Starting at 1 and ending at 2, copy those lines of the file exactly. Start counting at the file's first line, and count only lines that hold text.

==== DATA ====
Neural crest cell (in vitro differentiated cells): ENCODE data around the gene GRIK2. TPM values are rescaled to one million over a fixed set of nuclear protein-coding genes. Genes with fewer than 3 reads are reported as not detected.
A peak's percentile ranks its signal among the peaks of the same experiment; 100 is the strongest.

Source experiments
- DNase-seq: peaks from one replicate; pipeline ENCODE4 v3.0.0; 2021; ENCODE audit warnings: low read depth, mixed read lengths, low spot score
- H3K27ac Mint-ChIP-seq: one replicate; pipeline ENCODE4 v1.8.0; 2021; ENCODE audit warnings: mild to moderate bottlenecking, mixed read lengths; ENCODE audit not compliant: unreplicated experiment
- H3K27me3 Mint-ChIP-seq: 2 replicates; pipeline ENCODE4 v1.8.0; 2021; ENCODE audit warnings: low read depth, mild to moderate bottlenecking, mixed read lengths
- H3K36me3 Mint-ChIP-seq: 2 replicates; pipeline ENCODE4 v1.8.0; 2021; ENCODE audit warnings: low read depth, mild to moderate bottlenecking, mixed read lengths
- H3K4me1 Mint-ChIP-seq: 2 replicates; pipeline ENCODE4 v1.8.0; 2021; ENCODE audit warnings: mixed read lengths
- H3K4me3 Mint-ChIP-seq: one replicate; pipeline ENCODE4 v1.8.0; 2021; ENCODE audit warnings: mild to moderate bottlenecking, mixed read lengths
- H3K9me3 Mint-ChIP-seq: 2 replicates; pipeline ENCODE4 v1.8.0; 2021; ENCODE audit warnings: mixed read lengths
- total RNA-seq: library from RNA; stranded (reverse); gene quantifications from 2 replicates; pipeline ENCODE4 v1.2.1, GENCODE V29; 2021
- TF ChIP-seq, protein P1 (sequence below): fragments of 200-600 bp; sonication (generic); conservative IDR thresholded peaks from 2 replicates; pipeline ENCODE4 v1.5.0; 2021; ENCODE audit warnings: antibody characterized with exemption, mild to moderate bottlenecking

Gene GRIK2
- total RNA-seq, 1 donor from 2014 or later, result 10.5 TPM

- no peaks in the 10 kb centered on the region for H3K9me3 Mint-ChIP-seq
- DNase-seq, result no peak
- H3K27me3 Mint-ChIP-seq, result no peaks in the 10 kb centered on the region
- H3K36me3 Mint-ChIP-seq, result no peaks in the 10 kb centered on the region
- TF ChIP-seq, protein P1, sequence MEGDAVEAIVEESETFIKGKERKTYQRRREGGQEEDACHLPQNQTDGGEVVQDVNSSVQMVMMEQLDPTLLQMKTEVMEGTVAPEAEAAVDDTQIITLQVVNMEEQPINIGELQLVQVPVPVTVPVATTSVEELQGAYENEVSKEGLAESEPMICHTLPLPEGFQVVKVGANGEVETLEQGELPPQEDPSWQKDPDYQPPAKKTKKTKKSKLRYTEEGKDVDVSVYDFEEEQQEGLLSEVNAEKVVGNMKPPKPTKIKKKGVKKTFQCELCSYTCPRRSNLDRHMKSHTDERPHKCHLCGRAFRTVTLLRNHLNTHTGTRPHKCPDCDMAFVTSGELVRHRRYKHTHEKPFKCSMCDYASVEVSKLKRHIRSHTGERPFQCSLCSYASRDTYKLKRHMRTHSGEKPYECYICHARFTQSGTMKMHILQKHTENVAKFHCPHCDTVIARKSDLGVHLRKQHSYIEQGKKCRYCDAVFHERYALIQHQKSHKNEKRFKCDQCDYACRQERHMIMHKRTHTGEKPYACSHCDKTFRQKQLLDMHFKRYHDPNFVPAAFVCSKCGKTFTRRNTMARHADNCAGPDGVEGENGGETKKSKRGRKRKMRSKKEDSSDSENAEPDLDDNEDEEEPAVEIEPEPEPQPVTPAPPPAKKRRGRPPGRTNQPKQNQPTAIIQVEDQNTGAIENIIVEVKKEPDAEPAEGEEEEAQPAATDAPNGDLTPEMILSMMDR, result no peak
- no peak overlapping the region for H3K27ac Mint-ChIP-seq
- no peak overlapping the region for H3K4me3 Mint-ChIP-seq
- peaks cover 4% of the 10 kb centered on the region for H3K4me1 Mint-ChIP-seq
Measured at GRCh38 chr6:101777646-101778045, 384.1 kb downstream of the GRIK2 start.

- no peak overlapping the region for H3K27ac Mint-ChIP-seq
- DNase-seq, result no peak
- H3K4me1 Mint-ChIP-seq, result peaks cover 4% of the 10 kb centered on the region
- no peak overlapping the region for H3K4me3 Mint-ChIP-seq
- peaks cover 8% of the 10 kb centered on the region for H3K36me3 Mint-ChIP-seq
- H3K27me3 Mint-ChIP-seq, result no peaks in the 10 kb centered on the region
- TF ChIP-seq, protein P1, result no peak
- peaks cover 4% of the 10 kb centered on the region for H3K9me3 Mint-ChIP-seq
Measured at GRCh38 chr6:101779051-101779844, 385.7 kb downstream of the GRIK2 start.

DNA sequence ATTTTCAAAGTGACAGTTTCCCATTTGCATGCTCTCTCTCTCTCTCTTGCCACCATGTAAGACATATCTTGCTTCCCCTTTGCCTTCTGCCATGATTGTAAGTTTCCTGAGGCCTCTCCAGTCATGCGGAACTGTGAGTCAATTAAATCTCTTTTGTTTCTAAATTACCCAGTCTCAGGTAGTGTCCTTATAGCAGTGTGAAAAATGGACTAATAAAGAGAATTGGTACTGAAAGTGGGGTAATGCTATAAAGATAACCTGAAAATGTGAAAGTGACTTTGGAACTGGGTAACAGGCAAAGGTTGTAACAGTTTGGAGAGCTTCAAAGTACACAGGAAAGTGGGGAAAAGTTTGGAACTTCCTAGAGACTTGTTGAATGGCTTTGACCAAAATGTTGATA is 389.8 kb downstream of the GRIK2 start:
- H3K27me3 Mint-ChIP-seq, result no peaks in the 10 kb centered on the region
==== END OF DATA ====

Neural crest cell (in vitro differentiated cells): ENCODE data around the gene GRIK2. TPM values are rescaled to one million over a fixed set of nuclear protein-coding genes. Genes with fewer than 3 reads are reported as not detected.
A peak's percentile ranks its signal among the peaks of the same experiment; 100 is the strongest.